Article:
"That means O'level had only 320 students and A'level had 80 students," he noted with concern. He recalls that they walked around the village with pride, at some point; you find that said child was the only one in school in his entire village. That, Museveni said, was what drove the need to open the path ways for many more to access education. 
Again as you all know, a Museveni speech without a proverb is no speech at all, right? To explain this decision, Museveni told of a Lunyankole proverb of the many little animals that combined to kill a big snake. He went on to give another proverb of a safari ant that he called 'ensanafu' and a calf. "When one ensanafu bites one calf, the cow will not worry. But if they grew in numbers!" he completed amid bouts of laughter. That he said was the strategy that he decided to take on, you know; have as many Ugandans accessing education other than just the few.  He then jokes of how his government sought to have more ants: "When we came, the NRM line was; twagala ensanafu nyinji."
Because of this move, Museveni says that the country's literacy levels have grown from a mere 43% to a mammoth 73%. "From 80.000 teachers to 160.000, from 2.5 million students to 8.5 million students," he boasts. In between the figure throwing, Museveni takes a moment to crack a joke in Luganda about the ghost pupils; "8.5 million students, nga ne emepewo wezili!"  He jokes about how paying for the ghost pupils only shows the magnitude of their efforts and that that number without the ghosts is actually attainable.

President Yoweri  Museveni in a group photo with St Paul Secondary  Lweza  at the World Teachers' Day celebrations at Lugogo Cricket grounds Kampala on October 5, 2015

Managing mass education
He suddenly gets serious and starts to explore the issues that arise with the mass education, in a bid to explain what many would view as a shortfall in the whole education system. He starts by explaining why government cannot just give 100% salary increment in one bit, even if they would love to. "When we talk about salaries, you should keep in mind the fact that the teachers are now many," he said. "If you were 80.000, we would have paid, but now you are double," he explained even further. He then joked of how the teachers might be saying that he increased the number of children in school and cut of their food. He then strengthens them, and says that he is aiming higher and that all will be well.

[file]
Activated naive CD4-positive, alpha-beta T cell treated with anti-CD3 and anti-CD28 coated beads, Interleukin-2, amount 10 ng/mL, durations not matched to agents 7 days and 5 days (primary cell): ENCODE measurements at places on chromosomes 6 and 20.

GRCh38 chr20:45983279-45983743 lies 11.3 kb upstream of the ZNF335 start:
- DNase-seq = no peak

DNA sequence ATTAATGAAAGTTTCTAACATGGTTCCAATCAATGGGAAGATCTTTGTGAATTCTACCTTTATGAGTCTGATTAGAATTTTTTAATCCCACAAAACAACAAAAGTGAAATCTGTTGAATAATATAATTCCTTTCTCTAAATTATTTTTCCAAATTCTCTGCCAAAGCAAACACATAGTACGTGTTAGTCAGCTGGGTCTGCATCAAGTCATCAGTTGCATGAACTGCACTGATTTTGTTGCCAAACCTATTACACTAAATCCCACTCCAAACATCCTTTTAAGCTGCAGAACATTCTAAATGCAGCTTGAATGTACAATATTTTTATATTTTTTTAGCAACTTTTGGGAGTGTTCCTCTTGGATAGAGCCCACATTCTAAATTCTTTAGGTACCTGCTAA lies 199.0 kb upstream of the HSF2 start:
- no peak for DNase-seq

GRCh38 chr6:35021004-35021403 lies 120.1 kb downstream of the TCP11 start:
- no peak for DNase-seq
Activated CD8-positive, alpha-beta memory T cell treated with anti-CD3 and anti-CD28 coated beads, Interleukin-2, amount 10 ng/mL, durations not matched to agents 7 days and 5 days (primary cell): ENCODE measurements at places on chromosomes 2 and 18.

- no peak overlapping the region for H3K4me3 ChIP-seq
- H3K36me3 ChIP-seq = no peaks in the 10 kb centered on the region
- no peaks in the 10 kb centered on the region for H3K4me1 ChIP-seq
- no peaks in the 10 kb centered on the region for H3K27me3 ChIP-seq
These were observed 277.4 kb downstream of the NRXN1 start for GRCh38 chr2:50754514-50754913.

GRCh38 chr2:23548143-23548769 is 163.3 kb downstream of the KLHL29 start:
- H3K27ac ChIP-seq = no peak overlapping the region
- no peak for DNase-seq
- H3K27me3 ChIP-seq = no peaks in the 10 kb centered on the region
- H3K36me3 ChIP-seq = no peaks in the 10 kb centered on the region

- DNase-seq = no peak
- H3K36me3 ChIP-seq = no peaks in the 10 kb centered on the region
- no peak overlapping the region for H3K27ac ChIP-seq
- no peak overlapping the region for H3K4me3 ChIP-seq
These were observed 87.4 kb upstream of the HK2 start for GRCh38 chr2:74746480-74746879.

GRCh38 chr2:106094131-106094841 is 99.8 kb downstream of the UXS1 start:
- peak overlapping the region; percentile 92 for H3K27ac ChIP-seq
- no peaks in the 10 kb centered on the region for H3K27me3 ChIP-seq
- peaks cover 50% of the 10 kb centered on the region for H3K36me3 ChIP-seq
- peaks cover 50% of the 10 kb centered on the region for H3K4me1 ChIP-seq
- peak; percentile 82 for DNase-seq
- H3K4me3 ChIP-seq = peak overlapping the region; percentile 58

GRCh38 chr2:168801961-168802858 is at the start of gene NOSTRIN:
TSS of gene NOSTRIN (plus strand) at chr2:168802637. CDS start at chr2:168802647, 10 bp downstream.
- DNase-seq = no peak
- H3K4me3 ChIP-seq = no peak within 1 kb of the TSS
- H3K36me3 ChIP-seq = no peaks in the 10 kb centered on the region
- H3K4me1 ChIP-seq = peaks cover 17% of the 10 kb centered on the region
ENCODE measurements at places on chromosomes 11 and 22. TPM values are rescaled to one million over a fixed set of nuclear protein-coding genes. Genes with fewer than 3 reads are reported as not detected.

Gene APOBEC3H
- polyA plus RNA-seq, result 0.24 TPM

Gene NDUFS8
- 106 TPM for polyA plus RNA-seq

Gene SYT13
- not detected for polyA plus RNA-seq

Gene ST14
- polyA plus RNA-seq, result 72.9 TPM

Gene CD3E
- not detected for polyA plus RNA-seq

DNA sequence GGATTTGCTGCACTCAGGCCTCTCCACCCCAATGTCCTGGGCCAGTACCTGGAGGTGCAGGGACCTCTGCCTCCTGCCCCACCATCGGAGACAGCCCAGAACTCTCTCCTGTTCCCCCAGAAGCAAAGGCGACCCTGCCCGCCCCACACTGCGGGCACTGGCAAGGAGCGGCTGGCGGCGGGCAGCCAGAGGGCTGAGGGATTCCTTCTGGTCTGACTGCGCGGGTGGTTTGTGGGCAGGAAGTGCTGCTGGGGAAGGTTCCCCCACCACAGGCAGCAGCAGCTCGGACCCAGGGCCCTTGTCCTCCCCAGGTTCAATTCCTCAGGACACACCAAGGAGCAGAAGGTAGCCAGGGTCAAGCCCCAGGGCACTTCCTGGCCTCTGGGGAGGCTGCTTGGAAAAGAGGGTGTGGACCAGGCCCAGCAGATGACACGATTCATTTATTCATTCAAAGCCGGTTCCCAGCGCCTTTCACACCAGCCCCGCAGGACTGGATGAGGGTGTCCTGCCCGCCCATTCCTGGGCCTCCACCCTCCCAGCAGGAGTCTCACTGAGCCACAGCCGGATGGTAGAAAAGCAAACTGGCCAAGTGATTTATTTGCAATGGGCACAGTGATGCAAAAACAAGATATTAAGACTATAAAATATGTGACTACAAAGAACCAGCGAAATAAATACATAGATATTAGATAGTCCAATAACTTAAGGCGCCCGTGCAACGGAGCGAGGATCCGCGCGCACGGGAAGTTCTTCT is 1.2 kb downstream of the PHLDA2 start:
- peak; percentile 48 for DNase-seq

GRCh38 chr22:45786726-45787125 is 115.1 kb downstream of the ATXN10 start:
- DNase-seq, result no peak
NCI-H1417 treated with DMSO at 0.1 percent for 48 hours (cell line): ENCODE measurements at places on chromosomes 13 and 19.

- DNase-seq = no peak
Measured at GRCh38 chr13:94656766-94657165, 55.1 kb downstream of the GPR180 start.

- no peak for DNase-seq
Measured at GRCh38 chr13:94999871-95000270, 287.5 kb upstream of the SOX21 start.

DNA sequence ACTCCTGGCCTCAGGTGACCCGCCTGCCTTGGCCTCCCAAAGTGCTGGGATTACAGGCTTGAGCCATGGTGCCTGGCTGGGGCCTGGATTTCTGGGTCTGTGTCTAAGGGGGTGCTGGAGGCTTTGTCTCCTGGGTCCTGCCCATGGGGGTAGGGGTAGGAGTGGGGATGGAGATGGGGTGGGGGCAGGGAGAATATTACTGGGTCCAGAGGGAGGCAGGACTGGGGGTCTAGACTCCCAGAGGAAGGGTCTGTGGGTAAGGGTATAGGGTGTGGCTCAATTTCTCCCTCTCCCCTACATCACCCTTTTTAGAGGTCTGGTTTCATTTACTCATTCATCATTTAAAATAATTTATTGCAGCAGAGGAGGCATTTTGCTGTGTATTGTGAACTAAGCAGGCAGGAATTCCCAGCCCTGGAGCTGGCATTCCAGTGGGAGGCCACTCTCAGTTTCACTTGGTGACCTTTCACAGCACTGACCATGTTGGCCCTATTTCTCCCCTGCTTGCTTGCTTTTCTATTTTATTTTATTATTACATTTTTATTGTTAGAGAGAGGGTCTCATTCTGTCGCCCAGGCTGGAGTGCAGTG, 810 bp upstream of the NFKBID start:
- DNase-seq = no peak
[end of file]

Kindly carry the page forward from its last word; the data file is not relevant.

"When we came, you had 28.000 classrooms built with bricks and cement," he starts. "As I talk now, you have, 104.960, classrooms," he says. The president was back to his jovial mood claiming that he is happy and that he is going to heaven. "Yes. There were 190.000 students but now, there are 1.5 million students," he says.
Suddenly, a jovial Museveni's face turned into a frown, no doubt, he was ready for his next point of discussion. "This brings me to the issues of school charges, especially schools in the rural areas," he said quite easily. He wonders if those bringing school charges believe that the parents in these rural areas can manage. He then blames the rural literate who he says sit in some of the Parent Teacher Association (PTA) boards and come up with these fees.  He then tells of a meeting he had in Ibanda South, on the issue of school charges.
  "A young mother, you know these children who have children who have children at 18, at 16 and they started giving birth long time," he diverted a bit. Any way, he said that the young mothers who made up 80% of the crowd swore that they could not afford the charges in school but the PTA fellas said that they were pretending. "Go back down and ask, can they manage or not?' Museveni implored the teachers.